Israeli Military Killings Of Journalists Go Unpunished

The Committee to Protect Journalists (CPJ) has published a report detailing the lack of accountability held by the Israeli military regarding their killings of at least 20 journalists over the past 20 years. The report, titled “Deadly Pattern,” exposes a distressing trend in which “a pattern of the killings of journalists by Israel Defense Forces (IDF), after which no accountability is taken,” according to a CPJ press release. The press advocacy group reveals that although the IDF has taken out 20 journalists since 2001, only Palestinian reporters have been affected by such killings, with no one charged or held accountable for the deaths. These events lead to concerns about the reporters’ safety, as the CPJ emphasizes that the lack of accountability and uncooperative nature of the Israeli military regarding the inquiries makes it exceptionally challenging and incredibly dangerous for journalists to report in the region.

The report states that there is a typical pattern when a journalist is killed in the occupied territories at the hands of the IDF. “Israeli officials discount evidence and witness claims, often seeming to clear soldiers for the killings while inquiries are still in progress; IDF’s procedure for examining military killings of civilians such as journalists described as a “black box,” with the results of any such probe kept confidential.” Furthermore, the report highlights that Israeli military investigations into such incidents often take years, and families of the mostly Palestinian journalists have little to no recourse to pursue justice. The IDF’s Military Advocate General’s Office made a statement in September 2021 stating it does not intend to prosecute any of the soldiers involved.

In May of 2021, CNN conducted an investigation after Al Jazeera Arabic correspondent Shireen Abu Akleh, a 51-year-old Palestinian-American, was shot and killed by the IDF while covering an Israeli military operation in Jenin. The investigation uncovered footage and testimonies that proved no active combat or Palestinian militants were present at the time of her death. The report also features a quote by the CPJ’s Middle East and North Africa representative Ignacio Miguel Delgado, stating that “The deliberate targeting of journalists, whether through the use of live rounds, rubber bullets, or tear gas, is unacceptable and must stop.”

The report concludes that the lack of accountability, refusal to cooperate with investigations, and the slow pace of military probes means that the Israeli military are complicit with the killings of journalists and impunity for the death of journalists, and this has become a distressing trend. The report also urges Israeli authorities to take action to curb such incidents and that IDF officials should be held accountable for their actions.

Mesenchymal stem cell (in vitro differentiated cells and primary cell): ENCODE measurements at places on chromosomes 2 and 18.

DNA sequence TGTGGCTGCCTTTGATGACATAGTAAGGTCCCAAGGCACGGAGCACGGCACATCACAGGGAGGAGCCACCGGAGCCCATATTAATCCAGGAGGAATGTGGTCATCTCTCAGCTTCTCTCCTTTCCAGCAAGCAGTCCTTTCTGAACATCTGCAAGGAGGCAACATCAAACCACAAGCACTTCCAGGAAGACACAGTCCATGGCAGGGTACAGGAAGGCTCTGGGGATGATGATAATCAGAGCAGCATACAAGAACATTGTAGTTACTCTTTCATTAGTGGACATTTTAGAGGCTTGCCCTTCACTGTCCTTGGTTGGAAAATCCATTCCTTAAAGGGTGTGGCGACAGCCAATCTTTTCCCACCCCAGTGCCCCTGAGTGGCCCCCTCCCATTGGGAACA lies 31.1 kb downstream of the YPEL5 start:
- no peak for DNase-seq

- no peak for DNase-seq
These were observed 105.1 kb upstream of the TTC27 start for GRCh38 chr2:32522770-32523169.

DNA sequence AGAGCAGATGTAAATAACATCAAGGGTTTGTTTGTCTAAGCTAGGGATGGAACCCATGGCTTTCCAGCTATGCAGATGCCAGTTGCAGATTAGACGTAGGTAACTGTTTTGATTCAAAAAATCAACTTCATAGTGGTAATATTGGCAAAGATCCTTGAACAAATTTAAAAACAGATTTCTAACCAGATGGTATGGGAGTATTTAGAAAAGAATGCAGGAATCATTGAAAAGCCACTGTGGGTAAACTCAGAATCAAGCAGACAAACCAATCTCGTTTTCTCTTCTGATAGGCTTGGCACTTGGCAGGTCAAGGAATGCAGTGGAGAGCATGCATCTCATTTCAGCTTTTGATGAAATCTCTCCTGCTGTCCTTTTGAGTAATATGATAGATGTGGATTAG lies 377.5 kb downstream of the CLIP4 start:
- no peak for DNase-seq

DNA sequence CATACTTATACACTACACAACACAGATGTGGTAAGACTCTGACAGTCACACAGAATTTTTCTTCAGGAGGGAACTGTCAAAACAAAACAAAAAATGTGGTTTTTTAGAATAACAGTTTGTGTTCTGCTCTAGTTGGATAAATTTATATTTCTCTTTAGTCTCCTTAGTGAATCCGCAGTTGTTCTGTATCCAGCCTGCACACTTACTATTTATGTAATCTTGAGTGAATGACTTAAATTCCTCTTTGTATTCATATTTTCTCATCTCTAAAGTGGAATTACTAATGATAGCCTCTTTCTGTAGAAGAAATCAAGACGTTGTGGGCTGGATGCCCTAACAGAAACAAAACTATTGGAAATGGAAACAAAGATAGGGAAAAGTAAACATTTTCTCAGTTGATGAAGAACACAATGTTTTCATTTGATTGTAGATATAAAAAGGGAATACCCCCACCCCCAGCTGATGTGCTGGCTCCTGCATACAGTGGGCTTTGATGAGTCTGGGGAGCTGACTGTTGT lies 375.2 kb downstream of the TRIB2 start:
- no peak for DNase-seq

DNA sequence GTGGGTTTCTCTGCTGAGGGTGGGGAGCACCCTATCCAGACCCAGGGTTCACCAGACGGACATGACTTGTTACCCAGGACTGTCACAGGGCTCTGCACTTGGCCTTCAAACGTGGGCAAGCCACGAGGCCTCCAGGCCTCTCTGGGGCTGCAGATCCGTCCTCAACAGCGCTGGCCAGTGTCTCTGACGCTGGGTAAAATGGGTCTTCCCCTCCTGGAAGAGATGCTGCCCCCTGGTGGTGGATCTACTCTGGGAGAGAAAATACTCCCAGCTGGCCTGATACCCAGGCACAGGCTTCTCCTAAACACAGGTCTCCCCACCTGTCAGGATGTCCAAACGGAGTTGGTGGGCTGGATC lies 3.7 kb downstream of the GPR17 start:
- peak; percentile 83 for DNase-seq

Report finds Israeli forces repeatedly fail to respect press insignia, resulting in deaths of journalists

The Israeli military has been accused of failing to protect journalists in the West Bank and Gaza, according to a report by the Committee to Protect Journalists (CPJ). The report states that 20 journalists have been killed in the regions since 1992, with at least 13 clearly marked as press at the time of their deaths. The report also alleges that Israeli forces continue to ignore the “press insignia” of journalists and media workers. The CPJ claims that it contacted the IDF’s press office multiple times to request interviews with military prosecutors and officials, but was always refused.

The IDF regrets any harm to civilians caused during operational activity and recognises the importance of press freedom and the work of journalists, according to a statement by the agency. The IDF is said to use live fire only as a last resort, and not to target non-combatants. It also investigates its own actions through independent and comprehensive examination and investigation mechanisms including the Fact Finding Assessment. The Israeli military has stated that whenever an allegation of unlawful harm to civilians, including journalists, is raised, an investigative procedure is initiated to clarify these allegations. When there is reasonable suspicion of a criminal offence, a criminal investigation will be opened.

“The degree to which Israel claims to investigate journalist killings depends largely on external pressure,” said Sherif Mansour, CPJ’s Middle East and North Africa program coordinator. “There are cursory probes into the deaths of journalists with foreign passports, but that is rarely the case for slain Palestinian reporters. Ultimately, none has seen any semblance of justice.” The report also states that none of the IDF personnel involved in the deaths of the 20 journalists has ever been held accountable.

Robert Mahoney, CPJ’s director of special projects, said “The killing of Shireen Abu Akleh and the failure of the army’s investigative process to hold anyone responsible is not a one-off event. It is part of a pattern of response that seems designed to evade responsibility. Not one member of the IDF has been held accountable in the deaths of 20 journalists from Israeli military fire over the last 22 years.”

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